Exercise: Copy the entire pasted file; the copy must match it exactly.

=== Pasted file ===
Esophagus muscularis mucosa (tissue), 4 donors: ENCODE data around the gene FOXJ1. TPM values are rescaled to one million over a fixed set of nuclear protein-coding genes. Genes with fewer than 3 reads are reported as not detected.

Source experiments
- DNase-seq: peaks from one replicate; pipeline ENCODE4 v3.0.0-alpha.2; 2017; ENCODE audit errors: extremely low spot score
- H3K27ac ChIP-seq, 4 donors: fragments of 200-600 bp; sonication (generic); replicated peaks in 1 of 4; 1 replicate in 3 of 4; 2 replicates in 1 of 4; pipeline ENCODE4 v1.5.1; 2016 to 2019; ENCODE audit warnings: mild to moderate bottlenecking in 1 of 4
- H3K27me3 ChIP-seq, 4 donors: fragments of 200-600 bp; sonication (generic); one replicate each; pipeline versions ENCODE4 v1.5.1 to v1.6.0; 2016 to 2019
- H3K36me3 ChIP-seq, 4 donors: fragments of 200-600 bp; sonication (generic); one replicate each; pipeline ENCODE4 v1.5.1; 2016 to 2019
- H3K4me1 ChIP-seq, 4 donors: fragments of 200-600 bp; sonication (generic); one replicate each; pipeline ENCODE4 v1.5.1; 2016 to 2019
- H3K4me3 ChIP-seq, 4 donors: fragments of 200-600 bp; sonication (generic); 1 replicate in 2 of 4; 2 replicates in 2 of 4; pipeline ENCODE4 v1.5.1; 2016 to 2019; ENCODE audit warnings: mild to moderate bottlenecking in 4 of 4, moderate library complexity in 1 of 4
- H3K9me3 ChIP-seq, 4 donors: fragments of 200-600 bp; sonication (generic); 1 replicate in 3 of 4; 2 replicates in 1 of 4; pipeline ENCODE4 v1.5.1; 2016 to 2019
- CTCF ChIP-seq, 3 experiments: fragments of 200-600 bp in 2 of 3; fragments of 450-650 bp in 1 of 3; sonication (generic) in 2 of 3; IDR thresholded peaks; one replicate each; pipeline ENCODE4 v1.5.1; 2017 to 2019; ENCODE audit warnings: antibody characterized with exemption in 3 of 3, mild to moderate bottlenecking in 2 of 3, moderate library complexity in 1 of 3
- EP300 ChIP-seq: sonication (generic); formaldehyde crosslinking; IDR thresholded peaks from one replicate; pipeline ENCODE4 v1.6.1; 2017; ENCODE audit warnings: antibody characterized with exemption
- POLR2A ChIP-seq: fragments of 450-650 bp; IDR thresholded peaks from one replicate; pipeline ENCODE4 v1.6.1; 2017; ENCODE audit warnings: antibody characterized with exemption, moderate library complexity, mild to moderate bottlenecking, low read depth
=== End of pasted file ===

Esophagus muscularis mucosa (tissue), 4 donors: ENCODE data around the gene FOXJ1. TPM values are rescaled to one million over a fixed set of nuclear protein-coding genes. Genes with fewer than 3 reads are reported as not detected.

Source experiments
- DNase-seq: peaks from one replicate; pipeline ENCODE4 v3.0.0-alpha.2; 2017; ENCODE audit errors: extremely low spot score
- H3K27ac ChIP-seq, 4 donors: fragments of 200-600 bp; sonication (generic); replicated peaks in 1 of 4; 1 replicate in 3 of 4; 2 replicates in 1 of 4; pipeline ENCODE4 v1.5.1; 2016 to 2019; ENCODE audit warnings: mild to moderate bottlenecking in 1 of 4
- H3K27me3 ChIP-seq, 4 donors: fragments of 200-600 bp; sonication (generic); one replicate each; pipeline versions ENCODE4 v1.5.1 to v1.6.0; 2016 to 2019
- H3K36me3 ChIP-seq, 4 donors: fragments of 200-600 bp; sonication (generic); one replicate each; pipeline ENCODE4 v1.5.1; 2016 to 2019
- H3K4me1 ChIP-seq, 4 donors: fragments of 200-600 bp; sonication (generic); one replicate each; pipeline ENCODE4 v1.5.1; 2016 to 2019
- H3K4me3 ChIP-seq, 4 donors: fragments of 200-600 bp; sonication (generic); 1 replicate in 2 of 4; 2 replicates in 2 of 4; pipeline ENCODE4 v1.5.1; 2016 to 2019; ENCODE audit warnings: mild to moderate bottlenecking in 4 of 4, moderate library complexity in 1 of 4
- H3K9me3 ChIP-seq, 4 donors: fragments of 200-600 bp; sonication (generic); 1 replicate in 3 of 4; 2 replicates in 1 of 4; pipeline ENCODE4 v1.5.1; 2016 to 2019
- CTCF ChIP-seq, 3 experiments: fragments of 200-600 bp in 2 of 3; fragments of 450-650 bp in 1 of 3; sonication (generic) in 2 of 3; IDR thresholded peaks; one replicate each; pipeline ENCODE4 v1.5.1; 2017 to 2019; ENCODE audit warnings: antibody characterized with exemption in 3 of 3, mild to moderate bottlenecking in 2 of 3, moderate library complexity in 1 of 3
- EP300 ChIP-seq: sonication (generic); formaldehyde crosslinking; IDR thresholded peaks from one replicate; pipeline ENCODE4 v1.6.1; 2017; ENCODE audit warnings: antibody characterized with exemption
- POLR2A ChIP-seq: fragments of 450-650 bp; IDR thresholded peaks from one replicate; pipeline ENCODE4 v1.6.1; 2017; ENCODE audit warnings: antibody characterized with exemption, moderate library complexity, mild to moderate bottlenecking, low read depth